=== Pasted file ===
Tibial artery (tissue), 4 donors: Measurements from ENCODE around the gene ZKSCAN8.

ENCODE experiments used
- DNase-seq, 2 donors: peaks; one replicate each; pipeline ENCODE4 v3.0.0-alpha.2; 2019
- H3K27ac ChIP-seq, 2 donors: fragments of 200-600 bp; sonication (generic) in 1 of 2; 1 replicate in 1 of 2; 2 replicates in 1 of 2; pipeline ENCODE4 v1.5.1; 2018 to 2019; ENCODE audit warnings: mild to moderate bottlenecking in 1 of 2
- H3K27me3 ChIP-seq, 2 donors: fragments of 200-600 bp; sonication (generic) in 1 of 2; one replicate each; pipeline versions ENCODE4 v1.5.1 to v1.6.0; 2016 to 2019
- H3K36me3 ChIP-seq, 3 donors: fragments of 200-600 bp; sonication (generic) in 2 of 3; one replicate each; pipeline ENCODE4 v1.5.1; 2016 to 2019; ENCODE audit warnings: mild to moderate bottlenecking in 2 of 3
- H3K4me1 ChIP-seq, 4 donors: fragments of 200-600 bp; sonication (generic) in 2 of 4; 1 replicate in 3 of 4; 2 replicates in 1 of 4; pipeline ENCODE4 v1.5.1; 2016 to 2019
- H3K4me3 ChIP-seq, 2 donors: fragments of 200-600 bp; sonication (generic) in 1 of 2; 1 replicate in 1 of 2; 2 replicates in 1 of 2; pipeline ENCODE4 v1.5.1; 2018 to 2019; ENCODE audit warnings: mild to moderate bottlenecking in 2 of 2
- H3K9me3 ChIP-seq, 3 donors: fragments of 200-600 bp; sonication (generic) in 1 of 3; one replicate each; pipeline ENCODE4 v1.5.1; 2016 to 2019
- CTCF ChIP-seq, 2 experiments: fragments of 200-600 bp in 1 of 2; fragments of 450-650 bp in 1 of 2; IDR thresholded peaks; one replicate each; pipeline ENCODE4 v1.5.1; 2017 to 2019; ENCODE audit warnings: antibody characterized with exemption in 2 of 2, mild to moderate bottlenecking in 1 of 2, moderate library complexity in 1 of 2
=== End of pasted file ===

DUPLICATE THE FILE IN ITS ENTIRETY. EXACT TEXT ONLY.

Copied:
Tibial artery (tissue), 4 donors: Measurements from ENCODE around the gene ZKSCAN8.

ENCODE experiments used
- DNase-seq, 2 donors: peaks; one replicate each; pipeline ENCODE4 v3.0.0-alpha.2; 2019
- H3K27ac ChIP-seq, 2 donors: fragments of 200-600 bp; sonication (generic) in 1 of 2; 1 replicate in 1 of 2; 2 replicates in 1 of 2; pipeline ENCODE4 v1.5.1; 2018 to 2019; ENCODE audit warnings: mild to moderate bottlenecking in 1 of 2
- H3K27me3 ChIP-seq, 2 donors: fragments of 200-600 bp; sonication (generic) in 1 of 2; one replicate each; pipeline versions ENCODE4 v1.5.1 to v1.6.0; 2016 to 2019
- H3K36me3 ChIP-seq, 3 donors: fragments of 200-600 bp; sonication (generic) in 2 of 3; one replicate each; pipeline ENCODE4 v1.5.1; 2016 to 2019; ENCODE audit warnings: mild to moderate bottlenecking in 2 of 3
- H3K4me1 ChIP-seq, 4 donors: fragments of 200-600 bp; sonication (generic) in 2 of 4; 1 replicate in 3 of 4; 2 replicates in 1 of 4; pipeline ENCODE4 v1.5.1; 2016 to 2019
- H3K4me3 ChIP-seq, 2 donors: fragments of 200-600 bp; sonication (generic) in 1 of 2; 1 replicate in 1 of 2; 2 replicates in 1 of 2; pipeline ENCODE4 v1.5.1; 2018 to 2019; ENCODE audit warnings: mild to moderate bottlenecking in 2 of 2
- H3K9me3 ChIP-seq, 3 donors: fragments of 200-600 bp; sonication (generic) in 1 of 3; one replicate each; pipeline ENCODE4 v1.5.1; 2016 to 2019
- CTCF ChIP-seq, 2 experiments: fragments of 200-600 bp in 1 of 2; fragments of 450-650 bp in 1 of 2; IDR thresholded peaks; one replicate each; pipeline ENCODE4 v1.5.1; 2017 to 2019; ENCODE audit warnings: antibody characterized with exemption in 2 of 2, mild to moderate bottlenecking in 1 of 2, moderate library complexity in 1 of 2